Factors influencing mother-to-child transmission of HIV during pregnancy and breastfeeding in MozambiqueReport as inadecuate

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(2015)ICRH Monographs. Mark abstract The World Health Organization recommends a comprehensive approach of prevention of mother-to-child transmission of HIV consisting of four prongs: prevention of primary infection among women in reproductive age; prevention of unintended pregnancies among women living with HIV; care and treatment of HIV positive pregnant women; family approach for HIV services. Mozambique, located in sub-Saharan Africa, has a high HIV burden with a national prevalence of 15.8% among pregnant women (2011). When the prevention of mother-to-child transmission (PMTCT) program initiated in 2002, a single dose nevirapine was used as prophylactic antiretroviral drug, while the current recommended regimen consists of lifelong antiretroviral treatment for all HIV positive diagnosed pregnant and breastfeeding women (Option B+).In the thesis, a combination of quantitative and qualitative methodologies were used to evaluate factors influencing processes of Mozambique’s PMTCT program both during the antenatal care period and the postpartum period. We investigated risk factors for HIV acquisition during pregnancy and breastfeeding period, and access to HIV prevention and care for HIV positive women and their HIV-exposed or infected infants. As described in articles 1 and 3 of this dissertation, the incidence of HIV remains high both during pregnancy and the postpartum period (3.2 and 4.3 per 100 women years, respectively), with a high burden on vertical transmission: one of eight infants infected with HIV is due to a postpartum maternal HIV infection. Risk factors for acquiring HIV during the postpartum period are young age, low parity, higher education of woman’s partner and having sex with someone other than one’s partner; during pregnancy, early sexual debut and living in Maputo province were also identified as risk factors. Strategies of primary prevention of HIV during pregnancy and the postpartum period should be tailored for them, with a special attention to young girls and women. A multi-sectoral approach including the Ministries of Health, Education and Youth is crucial, besides working with communities on awareness and education of the population.Access to HIV care for HIV positive pregnant women is influenced by many factors. Having diagnostic tests for CD4+ T-cell count closer to care showed to lead to earlier initiation of treatment of HIV positive eligible pregnant women. This is important as suppression of viral load of HIV among pregnant women as soon as possible after diagnosis is crucial to decrease risk of transmission to the infant. However, having the necessary tests at the clinic does not always result in a higher uptake of ART initiation, indicating that other contextual factors play a role in uptake of treatment. Article 2 showed that having POC testing at the clinic did not increase uptake of testing. However, it decreased time to antiretroviral treatment initiation for HIV positive eligible women. Contextual factors play a role in uptake of testing and treatment, and need to be taken into consideration when plans for roll-out of rapid diagnostics are discussed.Factors influencing retention in postpartum PMTCT services for HIV positive pregnant and postpartum women and their infants were investigated in article 4. Barriers are mainly individual-level barriers where stigma, preference of alternative care (outside the national health care services) and disbelief in the results are still important. What facilitates retention in services is having hope for a future for the child, presence of symptomatic illness and the belief that the health facility is the appropriate place for care. Male involvement in MCH and PMTCT care is important for prevention of infant HIV infection. This involvement starts with couple attendance at the first antenatal care visit and couple HIV testing. However, the study presented in article 1 showed that knowledge of male partner testing is low: 19% of the women reported that their partner had been tested for HIV. Factors hindering the uptake of male HIV testing are fear of stigma and discrimination, but also the preconception of clinics being places for women. Having men attend ANC may not be the best viable strategy and reaching couples outside of the clinic may be necessary.There is a need for stronger linkages with the community, where decision makers are involved in health promotion activities. Continuous education and awareness are necessary. At institutional level, novel technologies embedded in existing services, new or re-organized health care services (such as male friendly health units, or family clinics) and task-shifting need to be tested to increase uptake and retention of MCH/PMTCT services, aiming at a decreased vertical transmission of HIV.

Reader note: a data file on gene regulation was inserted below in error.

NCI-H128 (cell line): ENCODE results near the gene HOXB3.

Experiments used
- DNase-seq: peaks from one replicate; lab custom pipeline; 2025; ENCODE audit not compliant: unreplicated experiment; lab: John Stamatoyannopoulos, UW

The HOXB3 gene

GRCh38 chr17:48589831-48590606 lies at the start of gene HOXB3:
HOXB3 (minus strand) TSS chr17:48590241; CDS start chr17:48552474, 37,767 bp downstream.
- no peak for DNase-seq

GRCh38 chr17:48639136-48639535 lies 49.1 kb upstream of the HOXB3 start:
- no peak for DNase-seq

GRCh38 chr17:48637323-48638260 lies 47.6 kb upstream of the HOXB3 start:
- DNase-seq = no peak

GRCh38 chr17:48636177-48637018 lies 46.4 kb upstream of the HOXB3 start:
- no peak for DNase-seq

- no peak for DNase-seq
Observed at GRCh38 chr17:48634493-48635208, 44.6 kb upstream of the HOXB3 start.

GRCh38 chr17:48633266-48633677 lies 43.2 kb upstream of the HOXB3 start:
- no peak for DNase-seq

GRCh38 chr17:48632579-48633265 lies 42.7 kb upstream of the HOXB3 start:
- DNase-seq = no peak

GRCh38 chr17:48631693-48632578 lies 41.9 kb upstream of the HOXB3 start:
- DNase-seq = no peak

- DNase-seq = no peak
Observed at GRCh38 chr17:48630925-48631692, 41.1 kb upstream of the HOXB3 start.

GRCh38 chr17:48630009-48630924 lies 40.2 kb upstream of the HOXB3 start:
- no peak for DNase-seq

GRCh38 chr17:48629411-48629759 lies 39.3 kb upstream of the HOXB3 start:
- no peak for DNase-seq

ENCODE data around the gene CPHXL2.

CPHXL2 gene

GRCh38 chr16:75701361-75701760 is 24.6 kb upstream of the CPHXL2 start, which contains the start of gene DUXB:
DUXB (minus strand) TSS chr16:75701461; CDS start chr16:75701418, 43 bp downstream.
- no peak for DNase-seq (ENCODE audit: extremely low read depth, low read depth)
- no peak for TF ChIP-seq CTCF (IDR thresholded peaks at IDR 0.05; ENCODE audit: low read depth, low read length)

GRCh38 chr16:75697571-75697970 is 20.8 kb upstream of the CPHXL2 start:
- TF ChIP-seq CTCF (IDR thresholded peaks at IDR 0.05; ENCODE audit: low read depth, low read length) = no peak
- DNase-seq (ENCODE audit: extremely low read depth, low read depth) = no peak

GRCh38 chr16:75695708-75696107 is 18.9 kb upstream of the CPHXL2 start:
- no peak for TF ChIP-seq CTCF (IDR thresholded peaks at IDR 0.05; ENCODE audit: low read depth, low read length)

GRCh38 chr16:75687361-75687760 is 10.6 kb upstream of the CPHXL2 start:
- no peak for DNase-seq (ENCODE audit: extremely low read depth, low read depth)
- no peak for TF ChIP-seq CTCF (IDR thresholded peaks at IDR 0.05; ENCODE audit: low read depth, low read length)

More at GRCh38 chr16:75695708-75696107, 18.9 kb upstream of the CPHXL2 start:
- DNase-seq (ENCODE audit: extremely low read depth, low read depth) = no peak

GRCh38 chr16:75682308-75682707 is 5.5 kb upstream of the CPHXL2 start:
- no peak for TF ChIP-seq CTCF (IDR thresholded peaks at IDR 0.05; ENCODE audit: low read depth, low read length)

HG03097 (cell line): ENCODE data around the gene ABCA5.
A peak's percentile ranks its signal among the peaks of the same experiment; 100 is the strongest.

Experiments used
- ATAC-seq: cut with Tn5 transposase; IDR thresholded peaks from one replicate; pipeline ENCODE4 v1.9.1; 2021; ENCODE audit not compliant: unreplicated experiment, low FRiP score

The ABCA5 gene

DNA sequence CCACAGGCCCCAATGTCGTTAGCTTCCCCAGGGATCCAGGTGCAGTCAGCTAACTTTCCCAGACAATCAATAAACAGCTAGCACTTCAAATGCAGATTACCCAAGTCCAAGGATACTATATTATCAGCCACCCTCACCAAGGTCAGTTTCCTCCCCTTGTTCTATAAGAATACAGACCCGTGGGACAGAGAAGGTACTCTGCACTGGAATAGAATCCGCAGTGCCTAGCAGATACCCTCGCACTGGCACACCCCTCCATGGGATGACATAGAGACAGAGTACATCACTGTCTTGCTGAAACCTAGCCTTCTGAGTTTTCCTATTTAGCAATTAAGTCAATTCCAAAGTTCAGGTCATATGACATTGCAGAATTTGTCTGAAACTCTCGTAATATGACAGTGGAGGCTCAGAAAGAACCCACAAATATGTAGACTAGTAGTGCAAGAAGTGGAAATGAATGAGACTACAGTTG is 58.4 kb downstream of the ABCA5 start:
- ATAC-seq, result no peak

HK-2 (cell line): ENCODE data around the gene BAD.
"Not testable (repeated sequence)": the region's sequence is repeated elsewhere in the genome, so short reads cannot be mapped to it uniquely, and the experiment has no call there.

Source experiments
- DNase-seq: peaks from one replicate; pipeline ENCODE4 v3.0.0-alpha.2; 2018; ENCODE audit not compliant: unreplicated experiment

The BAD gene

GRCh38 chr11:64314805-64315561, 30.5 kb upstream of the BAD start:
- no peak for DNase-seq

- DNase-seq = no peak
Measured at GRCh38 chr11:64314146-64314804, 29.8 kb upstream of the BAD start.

Please use this url to cite or link to this publication: http://hdl.handle.net/1854/LU-7008163

Author: Caroline De Schacht

Source: https://biblio.ugent.be/publication/7008163


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